“Although Adolescence Need Not Be Violent…”: Preservice Teachers' Connections Between “Adolescence” and Literacy Curriculum

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This article reports the findings of a study that examined how and why a group of pre-service secondary literacy teachers conceptualized and created various curricular activities involving young adult literary texts as part of their work for a teacher education course on teaching literature. Specifically, this article examines the systems of reasoning about the concept of adolescence that undergirded and rationalized these pre-service literacy teachers' curricular activities. Excerpts of the pre-service teachers' rationales and sample activities are presented here to illustrate how these pre-service teachers perceived adolescence as primarily a time of identity formation, especially one fraught with danger, and literacy curriculum, particularly the study of young adult literary texts, as a vehicle to help their future students traverse this tumultuous time. In presenting these findings, this article argues for secondary literacy teachers and literacy teacher educators to rethink and complicate their normalized assumptions of adolescence and secondary students.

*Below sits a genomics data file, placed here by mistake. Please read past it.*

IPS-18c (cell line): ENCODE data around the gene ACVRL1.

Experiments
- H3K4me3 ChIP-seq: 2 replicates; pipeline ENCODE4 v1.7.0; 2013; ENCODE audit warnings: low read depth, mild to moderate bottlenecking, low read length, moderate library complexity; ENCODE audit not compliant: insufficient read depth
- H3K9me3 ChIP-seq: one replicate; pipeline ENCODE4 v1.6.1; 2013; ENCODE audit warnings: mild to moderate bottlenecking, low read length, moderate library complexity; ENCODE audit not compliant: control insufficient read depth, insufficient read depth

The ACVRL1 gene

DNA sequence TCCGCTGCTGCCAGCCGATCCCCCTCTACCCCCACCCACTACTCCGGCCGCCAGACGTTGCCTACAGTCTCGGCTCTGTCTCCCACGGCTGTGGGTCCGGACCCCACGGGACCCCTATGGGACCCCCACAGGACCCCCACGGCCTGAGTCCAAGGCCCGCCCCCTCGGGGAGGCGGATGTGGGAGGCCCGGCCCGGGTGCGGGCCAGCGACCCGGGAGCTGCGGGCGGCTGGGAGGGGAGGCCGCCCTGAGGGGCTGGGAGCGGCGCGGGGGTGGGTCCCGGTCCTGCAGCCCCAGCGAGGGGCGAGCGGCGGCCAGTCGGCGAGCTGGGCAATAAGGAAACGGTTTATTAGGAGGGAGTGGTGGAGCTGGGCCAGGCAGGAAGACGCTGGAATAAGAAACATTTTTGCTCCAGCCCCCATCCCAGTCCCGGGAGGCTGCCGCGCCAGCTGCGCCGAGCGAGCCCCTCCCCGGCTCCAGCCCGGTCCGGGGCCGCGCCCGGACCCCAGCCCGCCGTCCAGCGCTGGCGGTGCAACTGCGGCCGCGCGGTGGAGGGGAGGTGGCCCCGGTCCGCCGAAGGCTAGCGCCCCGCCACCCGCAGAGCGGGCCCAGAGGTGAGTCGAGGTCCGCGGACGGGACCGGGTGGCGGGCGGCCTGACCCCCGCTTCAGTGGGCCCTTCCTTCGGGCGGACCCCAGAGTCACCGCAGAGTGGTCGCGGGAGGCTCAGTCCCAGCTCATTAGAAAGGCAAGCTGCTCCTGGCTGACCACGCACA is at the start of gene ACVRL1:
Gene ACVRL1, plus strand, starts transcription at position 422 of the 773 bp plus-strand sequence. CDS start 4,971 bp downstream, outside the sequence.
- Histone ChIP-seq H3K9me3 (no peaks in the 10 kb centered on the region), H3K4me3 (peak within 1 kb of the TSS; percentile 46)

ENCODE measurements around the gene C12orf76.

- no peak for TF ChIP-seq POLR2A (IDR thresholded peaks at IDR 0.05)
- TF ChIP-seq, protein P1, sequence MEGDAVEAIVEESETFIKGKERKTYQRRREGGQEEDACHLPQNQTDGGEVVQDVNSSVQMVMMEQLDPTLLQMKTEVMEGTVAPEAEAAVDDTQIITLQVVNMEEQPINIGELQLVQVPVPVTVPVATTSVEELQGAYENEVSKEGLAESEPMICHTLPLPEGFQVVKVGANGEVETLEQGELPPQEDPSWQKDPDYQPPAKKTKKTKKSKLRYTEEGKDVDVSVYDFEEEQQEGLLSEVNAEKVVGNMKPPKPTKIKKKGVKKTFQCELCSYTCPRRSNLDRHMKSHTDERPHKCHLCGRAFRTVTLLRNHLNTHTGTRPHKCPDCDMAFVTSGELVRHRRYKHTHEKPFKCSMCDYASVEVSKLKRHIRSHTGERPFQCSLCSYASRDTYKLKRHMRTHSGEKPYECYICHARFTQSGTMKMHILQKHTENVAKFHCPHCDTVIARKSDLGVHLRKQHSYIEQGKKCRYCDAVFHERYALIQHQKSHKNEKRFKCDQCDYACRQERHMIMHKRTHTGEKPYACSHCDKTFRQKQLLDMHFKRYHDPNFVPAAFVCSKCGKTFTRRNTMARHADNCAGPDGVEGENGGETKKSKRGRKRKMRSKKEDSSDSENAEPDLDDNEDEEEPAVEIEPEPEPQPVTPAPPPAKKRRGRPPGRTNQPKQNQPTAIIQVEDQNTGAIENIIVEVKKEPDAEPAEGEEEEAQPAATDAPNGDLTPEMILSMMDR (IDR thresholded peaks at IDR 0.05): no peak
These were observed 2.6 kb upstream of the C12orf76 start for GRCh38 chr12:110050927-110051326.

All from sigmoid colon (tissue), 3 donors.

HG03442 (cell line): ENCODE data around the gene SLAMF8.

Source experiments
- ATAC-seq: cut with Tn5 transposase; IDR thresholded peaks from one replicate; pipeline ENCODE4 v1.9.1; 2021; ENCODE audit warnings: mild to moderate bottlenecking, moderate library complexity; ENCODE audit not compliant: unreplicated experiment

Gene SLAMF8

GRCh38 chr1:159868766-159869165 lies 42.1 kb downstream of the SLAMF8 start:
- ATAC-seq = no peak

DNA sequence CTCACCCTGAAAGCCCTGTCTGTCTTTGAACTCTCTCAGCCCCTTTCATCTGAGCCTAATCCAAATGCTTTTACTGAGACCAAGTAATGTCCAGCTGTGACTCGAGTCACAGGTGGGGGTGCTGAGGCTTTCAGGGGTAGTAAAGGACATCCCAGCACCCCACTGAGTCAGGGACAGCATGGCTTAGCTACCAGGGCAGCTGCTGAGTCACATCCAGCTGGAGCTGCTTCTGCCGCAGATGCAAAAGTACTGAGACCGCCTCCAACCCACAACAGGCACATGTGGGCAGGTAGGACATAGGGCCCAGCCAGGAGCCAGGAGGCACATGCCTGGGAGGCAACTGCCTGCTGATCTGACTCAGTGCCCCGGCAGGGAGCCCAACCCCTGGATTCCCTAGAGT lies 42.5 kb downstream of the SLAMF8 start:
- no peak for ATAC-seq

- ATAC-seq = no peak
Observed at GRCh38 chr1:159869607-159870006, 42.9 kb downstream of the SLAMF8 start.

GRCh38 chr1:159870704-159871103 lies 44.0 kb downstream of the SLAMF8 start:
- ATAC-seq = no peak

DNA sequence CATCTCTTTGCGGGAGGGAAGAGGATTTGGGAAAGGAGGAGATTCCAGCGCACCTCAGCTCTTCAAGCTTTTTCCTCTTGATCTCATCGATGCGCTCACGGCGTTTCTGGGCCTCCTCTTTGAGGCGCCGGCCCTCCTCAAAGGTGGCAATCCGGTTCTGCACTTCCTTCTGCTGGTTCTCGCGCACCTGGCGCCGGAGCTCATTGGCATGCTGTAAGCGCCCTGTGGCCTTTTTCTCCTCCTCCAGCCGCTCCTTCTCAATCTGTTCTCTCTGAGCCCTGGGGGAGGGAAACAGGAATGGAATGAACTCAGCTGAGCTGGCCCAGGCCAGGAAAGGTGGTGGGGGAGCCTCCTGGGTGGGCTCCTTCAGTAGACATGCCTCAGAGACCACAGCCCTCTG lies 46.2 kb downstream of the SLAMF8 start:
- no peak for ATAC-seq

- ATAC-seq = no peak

Lewis, M.A. & Petrone, R. (2010). “Although adolescence need not be violent…”: Pre-service teachers’ connections between “adolescence” and literacy curriculum. Journal of Adolescent and Adult Literacy, 53(5): 398-407.
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